Though Hiatt is often credited with helping get the Boys and Girls Club and Discount Drug Program going in the county, he praised Cunningham with being an encouraging, driving force.
“He did the same thing with the Council on Local Governments,” Hiatt added. “He took that suggestion [from Fremont Supervisor Jim Greier] and ran with the ball.”
Yet when important issues arose like casinos, “he let his opinion be known, but he never once tried to force me” to vote a certain way, said Hiatt.
“I never, ever felt he leaned on me to vote one way or another. I always appreciated that a lot.”
Cunningham “has a fiery personality,” admitted Hiatt, but legislators were taught by Cunningham himself to wait to speak for 24 hours when upset “which in his case was very important!” Hiatt said with a laugh.
• District 3 Legislator Elwin “Woody” Wood, relatively new to the Legislature but not to Cunningham: “I’ve known Chris for at least . . . 15 years.”
Wood was once County Coroner and thus interacted with multiple officials, including the Town of Bethel when Cunningham was on its board.
“He was basically the one who talked me into running here,” the Democrat recalled. “I have a lot of respect for him. He’s fair and honest he listens to you.”
Wood credited Cunningham with helping bring in County Manager David Fanslau, who he believes has been very good for the county.
“I’m going to miss Chris. It’s going to be different,” Wood concluded. “I wish him well and hope to continue our friendship.”
• Ira Cohen is currently the elected County Treasurer, but he was the appointed County Attorney for eight years, till Cunningham and other legislators decided to appoint Sam Yasgur instead yet Cohen avoided bitterness in his comments: “I was impressed with the fact that Chris recognized that being chair of the Legislature was a full-time job.
“. . . That’s something for future Legislature chairs to think about,” he continued. “County government is so complex, it’s like running a $200 million-a-year corporation with 1,000 employees. No businessman would think of doing that part-time.”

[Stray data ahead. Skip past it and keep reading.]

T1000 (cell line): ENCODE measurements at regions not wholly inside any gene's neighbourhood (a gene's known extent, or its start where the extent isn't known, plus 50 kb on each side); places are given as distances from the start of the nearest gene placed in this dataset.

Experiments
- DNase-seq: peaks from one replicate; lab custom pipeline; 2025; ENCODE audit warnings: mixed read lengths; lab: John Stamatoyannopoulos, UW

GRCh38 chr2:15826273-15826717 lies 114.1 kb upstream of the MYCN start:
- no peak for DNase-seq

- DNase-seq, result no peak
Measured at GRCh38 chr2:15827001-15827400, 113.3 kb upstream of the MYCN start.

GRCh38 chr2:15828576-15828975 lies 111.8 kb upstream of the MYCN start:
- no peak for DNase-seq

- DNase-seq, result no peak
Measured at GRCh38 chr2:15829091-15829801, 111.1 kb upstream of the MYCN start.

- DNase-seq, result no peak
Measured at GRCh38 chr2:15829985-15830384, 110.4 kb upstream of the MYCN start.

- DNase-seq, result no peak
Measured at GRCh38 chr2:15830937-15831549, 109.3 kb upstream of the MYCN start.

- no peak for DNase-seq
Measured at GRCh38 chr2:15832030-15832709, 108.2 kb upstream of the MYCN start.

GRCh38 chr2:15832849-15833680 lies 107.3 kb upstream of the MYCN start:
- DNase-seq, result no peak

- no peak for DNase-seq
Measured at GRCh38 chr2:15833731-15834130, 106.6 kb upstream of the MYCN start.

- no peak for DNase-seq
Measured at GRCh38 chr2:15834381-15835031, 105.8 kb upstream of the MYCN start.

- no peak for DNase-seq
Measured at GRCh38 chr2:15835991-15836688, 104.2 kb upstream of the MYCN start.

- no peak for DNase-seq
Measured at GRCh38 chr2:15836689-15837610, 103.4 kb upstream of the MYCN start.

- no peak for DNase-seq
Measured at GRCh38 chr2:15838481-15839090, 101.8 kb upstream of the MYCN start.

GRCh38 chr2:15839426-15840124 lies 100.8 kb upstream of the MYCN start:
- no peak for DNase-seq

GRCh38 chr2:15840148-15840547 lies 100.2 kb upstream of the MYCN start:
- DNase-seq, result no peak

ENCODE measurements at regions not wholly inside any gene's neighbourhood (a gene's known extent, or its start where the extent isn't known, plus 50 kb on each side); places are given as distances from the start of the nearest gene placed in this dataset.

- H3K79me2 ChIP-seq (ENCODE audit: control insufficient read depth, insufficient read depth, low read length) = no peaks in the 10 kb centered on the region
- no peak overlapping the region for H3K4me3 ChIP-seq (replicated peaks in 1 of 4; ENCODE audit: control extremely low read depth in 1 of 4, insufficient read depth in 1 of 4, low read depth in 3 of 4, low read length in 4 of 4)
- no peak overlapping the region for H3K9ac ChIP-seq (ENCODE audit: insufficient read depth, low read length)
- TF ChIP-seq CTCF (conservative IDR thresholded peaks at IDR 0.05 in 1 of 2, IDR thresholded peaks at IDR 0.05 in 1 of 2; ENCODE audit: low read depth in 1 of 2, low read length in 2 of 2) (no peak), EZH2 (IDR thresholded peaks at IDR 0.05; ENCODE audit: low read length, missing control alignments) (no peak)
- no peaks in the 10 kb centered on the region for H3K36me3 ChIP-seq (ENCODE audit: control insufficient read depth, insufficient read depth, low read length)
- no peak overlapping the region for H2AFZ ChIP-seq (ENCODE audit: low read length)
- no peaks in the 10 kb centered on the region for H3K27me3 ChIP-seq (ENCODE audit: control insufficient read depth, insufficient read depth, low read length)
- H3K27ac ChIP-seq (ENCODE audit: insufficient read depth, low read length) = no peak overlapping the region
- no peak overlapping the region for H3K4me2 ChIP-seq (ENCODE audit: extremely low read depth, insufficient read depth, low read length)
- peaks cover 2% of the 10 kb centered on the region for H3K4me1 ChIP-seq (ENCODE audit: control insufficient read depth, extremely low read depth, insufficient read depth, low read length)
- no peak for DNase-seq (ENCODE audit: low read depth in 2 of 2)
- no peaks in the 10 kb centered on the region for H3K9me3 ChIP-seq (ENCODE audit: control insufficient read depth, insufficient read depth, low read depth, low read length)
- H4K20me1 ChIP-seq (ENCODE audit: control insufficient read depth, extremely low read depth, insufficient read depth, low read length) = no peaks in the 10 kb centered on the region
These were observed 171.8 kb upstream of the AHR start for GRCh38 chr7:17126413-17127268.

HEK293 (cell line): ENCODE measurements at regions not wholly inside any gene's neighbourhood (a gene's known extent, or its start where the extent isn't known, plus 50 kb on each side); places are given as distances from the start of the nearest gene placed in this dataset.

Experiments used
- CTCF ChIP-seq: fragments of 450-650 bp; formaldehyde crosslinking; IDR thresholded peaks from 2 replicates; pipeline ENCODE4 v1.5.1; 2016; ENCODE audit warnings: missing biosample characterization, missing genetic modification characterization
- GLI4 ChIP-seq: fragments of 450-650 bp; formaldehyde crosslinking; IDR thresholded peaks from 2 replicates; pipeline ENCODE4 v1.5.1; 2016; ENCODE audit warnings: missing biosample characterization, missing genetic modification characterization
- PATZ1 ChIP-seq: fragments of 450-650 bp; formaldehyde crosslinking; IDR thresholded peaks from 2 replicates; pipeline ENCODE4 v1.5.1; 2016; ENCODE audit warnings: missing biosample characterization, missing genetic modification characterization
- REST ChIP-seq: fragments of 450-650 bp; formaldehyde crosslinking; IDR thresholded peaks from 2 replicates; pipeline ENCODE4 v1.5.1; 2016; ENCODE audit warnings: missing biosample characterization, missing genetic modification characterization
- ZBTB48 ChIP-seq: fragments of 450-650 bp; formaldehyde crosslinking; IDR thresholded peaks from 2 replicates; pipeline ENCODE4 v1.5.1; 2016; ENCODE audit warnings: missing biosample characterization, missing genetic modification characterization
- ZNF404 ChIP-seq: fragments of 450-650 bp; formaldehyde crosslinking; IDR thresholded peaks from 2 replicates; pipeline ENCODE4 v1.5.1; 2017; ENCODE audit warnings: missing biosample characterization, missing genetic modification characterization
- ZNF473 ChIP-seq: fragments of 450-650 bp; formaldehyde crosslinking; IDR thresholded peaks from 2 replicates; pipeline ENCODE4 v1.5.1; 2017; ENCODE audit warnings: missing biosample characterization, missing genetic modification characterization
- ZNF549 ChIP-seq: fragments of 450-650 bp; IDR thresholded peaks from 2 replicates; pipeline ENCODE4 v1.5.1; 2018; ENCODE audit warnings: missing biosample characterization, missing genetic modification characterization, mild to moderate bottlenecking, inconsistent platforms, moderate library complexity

• District 5 Legislator Frank Armstrong is another Democrat who Cunningham encouraged to run for Legislature: “I appreciated Chris’ consideration of me for that. He had a great concern for the county in general.”
Though only on the Legislature since being appointed in March (and re-elected in November), Armstrong said he’s grateful for Cunningham’s guidance and availability.
“I appreciated him being here.”
• Alexis Eggleton, Sullivan County Legislative Aide: “He has been a tremendous advocate, not only for his district but the county as a whole.”
Calling him a patient mentor, “as a leader, Chris’ strongest suit has always been as a listener,” she added.
Though employed for the past two years by the Legislature, Eggleton often works most closely with Cunningham, preparing press releases, coordinating schedules and following events of significance or relevance to the county.
“I love my job because I love the public service aspect of it,” she explained. “[Chris is] one of the best examples. . . . He taught me to serve the public to the best of your ability.”
As for why he departed, Eggleton offered this assessment: “Twelve years is a tremendous amount of time for any one person. I don’t think, however, that Chris will ever grow tired of public service.”
• Sullivan County Republican Party Chair and Lumberland Supervisor John LiGreci: “Chris was very knowledgeable. Although we didn’t agree on all the issues, he always had the best interests of Sullivan County at heart.”
Though LiGreci agreed that it’s time for a change in the Legislature, he felt Cunningham “did the best he could for Sullivan County.
“Quite frankly, he will be missed.”